Admur 318:7 “To cook with the [heat of the] sun directly, such as to leave an egg in the sun in order to cook, or to leave water in the sun in order to heat up is allowed because doing so is not the common form of cooking [and thus is not Biblically forbidden]. [Furthermore, this is even Rabbinically permitted as the Sages] did not decree [against cooking] with the sun due to [that one may then also come to cook] with fire being that [cooking in the heat of] the sun will not be confused with cooking with fire.”; Michaber 318:3
 Admur 318:7 “Furthermore, even [cooking] with [an item that was] heated from the sun, such as [cooking] on a cloth that got hot in the sun, is forbidden due to a decree [that if this were to be allowed then] one may come [to also cook on an item that] was heated through fire, as one who witnesses [a person cooking on such a cloth] thinks that the cloth was heated with fire.”; Michaber 318:3
 The reason: It is forbidden to do so due to a decree [that if this were to be allowed then] one may come [to also cook on an item that] was heated through fire, as one who witnesses [a person cooking on such a cloth] thinks that the cloth was heated with fire. However, to cook under the sun is permitted even Rabbinically as cooking in the heat of the sun will not be confused with cooking with fire. [Admur ibid]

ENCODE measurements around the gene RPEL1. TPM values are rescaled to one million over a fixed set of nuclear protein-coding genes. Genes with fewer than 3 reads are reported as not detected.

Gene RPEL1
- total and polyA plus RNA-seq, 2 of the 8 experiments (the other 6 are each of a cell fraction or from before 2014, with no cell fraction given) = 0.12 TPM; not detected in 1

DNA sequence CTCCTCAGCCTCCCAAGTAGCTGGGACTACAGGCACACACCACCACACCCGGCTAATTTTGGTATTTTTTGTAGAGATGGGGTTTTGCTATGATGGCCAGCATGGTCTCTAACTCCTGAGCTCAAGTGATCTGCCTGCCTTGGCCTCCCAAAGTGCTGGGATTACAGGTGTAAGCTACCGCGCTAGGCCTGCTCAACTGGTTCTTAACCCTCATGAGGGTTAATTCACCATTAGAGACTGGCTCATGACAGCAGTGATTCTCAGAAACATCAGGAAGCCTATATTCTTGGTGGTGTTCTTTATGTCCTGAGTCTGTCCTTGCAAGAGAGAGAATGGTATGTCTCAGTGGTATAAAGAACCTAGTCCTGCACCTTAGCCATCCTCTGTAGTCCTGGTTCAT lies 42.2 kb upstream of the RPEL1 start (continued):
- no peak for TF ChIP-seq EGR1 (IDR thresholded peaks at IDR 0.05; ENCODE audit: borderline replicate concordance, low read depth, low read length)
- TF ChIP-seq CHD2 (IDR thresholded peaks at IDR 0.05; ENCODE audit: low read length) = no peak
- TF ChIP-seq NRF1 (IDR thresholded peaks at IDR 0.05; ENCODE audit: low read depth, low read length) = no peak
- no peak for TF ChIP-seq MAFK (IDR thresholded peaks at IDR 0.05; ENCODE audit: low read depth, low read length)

Admur ibid “Thus it is forbidden to roll [the egg] on sand, and road dust which have become hot from the [rays of] the sun.”; M”A 318; M”B 318:20
 Admur 318:8 “One who cooks in the hot springs of Tiveria is exempt [from liability], because they are comparable to an item heated by the sun. Nevertheless, it is Rabbinically forbidden [to cook in it] even if the food is positioned on top of [the spring] and thus cooks from above.”
 Kaf Hachaim 318:46 [regarding making a flame with the glass]; See Maor Hashabbos 1:17 footnote 8 [p. 284]
 Shevisas Hashabbos Mivashel 44
 The reason: As perhaps this is considered Chamah, or perhaps it is considered Toldas Chamah, hence through a gentile one may be lenient in a time of illness.